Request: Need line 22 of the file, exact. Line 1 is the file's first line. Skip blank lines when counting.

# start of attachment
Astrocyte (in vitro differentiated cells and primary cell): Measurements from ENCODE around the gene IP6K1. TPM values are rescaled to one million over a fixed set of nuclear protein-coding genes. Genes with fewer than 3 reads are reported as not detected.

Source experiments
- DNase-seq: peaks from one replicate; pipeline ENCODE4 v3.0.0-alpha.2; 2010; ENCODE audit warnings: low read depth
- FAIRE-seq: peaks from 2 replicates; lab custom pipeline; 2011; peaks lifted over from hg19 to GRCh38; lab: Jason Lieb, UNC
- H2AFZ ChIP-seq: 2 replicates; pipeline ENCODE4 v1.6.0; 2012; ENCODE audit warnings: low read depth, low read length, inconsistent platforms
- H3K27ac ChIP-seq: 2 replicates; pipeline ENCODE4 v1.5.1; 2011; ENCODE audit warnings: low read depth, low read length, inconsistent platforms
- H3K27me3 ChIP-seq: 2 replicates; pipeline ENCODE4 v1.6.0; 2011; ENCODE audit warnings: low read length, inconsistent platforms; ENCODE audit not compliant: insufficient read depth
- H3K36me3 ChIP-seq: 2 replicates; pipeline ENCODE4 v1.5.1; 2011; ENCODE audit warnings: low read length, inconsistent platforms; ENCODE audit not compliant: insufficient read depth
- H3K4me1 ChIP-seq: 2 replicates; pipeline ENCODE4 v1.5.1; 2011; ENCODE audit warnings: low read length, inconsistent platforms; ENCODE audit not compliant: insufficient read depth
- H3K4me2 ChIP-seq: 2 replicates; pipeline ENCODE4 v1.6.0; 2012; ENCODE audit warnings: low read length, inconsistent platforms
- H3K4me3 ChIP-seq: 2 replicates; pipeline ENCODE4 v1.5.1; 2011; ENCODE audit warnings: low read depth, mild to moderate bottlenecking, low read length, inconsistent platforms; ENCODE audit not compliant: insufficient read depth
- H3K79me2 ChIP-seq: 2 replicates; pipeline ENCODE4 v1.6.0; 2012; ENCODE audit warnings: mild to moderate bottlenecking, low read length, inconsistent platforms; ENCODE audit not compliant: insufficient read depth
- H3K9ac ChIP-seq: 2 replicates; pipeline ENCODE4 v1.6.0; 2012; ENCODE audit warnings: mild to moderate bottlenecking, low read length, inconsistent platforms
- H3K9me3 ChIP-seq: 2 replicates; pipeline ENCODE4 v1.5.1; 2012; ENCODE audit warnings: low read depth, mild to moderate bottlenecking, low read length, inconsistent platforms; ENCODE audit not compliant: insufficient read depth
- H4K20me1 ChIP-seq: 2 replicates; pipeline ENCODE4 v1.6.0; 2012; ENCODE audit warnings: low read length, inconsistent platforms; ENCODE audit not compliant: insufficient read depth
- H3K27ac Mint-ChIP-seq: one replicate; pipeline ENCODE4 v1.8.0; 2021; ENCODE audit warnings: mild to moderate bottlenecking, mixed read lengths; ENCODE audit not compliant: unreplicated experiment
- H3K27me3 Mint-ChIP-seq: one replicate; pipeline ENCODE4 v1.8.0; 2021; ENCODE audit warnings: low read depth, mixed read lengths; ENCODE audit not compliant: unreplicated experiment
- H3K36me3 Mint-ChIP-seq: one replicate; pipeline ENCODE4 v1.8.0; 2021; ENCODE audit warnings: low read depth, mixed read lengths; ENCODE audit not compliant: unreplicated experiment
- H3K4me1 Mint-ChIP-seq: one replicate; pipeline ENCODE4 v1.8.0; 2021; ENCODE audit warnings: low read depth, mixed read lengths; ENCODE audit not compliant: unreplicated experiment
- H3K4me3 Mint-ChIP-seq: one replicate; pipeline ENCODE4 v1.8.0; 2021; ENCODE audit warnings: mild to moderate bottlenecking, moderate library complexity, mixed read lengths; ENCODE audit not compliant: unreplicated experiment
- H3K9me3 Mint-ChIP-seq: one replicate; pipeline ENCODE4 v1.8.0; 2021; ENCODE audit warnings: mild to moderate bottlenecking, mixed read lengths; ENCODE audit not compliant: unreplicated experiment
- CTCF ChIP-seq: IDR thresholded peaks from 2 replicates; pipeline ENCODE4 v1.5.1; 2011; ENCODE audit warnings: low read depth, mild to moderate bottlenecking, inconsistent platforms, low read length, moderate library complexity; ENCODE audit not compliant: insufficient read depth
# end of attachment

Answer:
- CTCF ChIP-seq: IDR thresholded peaks from 2 replicates; pipeline ENCODE4 v1.5.1; 2011; ENCODE audit warnings: low read depth, mild to moderate bottlenecking, inconsistent platforms, low read length, moderate library complexity; ENCODE audit not compliant: insufficient read depth